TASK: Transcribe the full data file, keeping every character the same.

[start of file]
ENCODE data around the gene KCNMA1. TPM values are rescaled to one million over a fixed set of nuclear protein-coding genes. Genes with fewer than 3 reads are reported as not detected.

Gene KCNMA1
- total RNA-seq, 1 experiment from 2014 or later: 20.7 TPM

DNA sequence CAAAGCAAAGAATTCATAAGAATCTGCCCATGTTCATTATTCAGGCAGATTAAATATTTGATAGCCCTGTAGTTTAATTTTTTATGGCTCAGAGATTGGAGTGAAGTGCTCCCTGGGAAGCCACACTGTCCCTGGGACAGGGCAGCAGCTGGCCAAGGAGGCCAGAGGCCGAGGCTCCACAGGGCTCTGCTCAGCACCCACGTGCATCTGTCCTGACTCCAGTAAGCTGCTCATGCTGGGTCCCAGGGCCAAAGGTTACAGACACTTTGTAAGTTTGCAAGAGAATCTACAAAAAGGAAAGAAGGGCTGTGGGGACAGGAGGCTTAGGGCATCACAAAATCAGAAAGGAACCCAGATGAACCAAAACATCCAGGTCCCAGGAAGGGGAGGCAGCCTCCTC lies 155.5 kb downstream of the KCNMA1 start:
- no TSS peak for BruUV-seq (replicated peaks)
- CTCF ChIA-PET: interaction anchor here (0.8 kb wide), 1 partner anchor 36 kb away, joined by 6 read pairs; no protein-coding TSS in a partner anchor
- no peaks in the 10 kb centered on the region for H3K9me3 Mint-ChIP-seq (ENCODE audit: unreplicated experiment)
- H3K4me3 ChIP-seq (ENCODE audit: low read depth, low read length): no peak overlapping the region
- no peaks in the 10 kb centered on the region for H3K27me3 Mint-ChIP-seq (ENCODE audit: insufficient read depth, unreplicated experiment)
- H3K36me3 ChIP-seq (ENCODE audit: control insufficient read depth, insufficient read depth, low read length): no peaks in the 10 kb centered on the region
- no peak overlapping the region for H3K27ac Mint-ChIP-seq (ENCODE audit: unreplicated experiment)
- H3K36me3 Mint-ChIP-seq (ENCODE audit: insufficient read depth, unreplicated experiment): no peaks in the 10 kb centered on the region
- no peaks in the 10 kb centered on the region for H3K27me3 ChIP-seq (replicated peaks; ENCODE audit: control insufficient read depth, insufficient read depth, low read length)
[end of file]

ENCODE data around the gene KCNMA1. TPM values are rescaled to one million over a fixed set of nuclear protein-coding genes. Genes with fewer than 3 reads are reported as not detected.

Gene KCNMA1
- total RNA-seq, 1 experiment from 2014 or later: 20.7 TPM

DNA sequence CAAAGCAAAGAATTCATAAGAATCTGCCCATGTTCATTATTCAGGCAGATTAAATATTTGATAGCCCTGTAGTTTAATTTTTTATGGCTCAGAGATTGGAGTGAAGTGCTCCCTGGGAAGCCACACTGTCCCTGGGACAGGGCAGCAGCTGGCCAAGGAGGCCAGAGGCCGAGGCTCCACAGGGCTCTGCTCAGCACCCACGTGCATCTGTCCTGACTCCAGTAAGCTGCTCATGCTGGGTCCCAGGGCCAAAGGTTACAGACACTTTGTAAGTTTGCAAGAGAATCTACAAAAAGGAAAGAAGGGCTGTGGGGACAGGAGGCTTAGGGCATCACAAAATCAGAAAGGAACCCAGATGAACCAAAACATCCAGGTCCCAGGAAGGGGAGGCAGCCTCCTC lies 155.5 kb downstream of the KCNMA1 start:
- no TSS peak for BruUV-seq (replicated peaks)
- CTCF ChIA-PET: interaction anchor here (0.8 kb wide), 1 partner anchor 36 kb away, joined by 6 read pairs; no protein-coding TSS in a partner anchor
- no peaks in the 10 kb centered on the region for H3K9me3 Mint-ChIP-seq (ENCODE audit: unreplicated experiment)
- H3K4me3 ChIP-seq (ENCODE audit: low read depth, low read length): no peak overlapping the region
- no peaks in the 10 kb centered on the region for H3K27me3 Mint-ChIP-seq (ENCODE audit: insufficient read depth, unreplicated experiment)
- H3K36me3 ChIP-seq (ENCODE audit: control insufficient read depth, insufficient read depth, low read length): no peaks in the 10 kb centered on the region
- no peak overlapping the region for H3K27ac Mint-ChIP-seq (ENCODE audit: unreplicated experiment)
- H3K36me3 Mint-ChIP-seq (ENCODE audit: insufficient read depth, unreplicated experiment): no peaks in the 10 kb centered on the region
- no peaks in the 10 kb centered on the region for H3K27me3 ChIP-seq (replicated peaks; ENCODE audit: control insufficient read depth, insufficient read depth, low read length)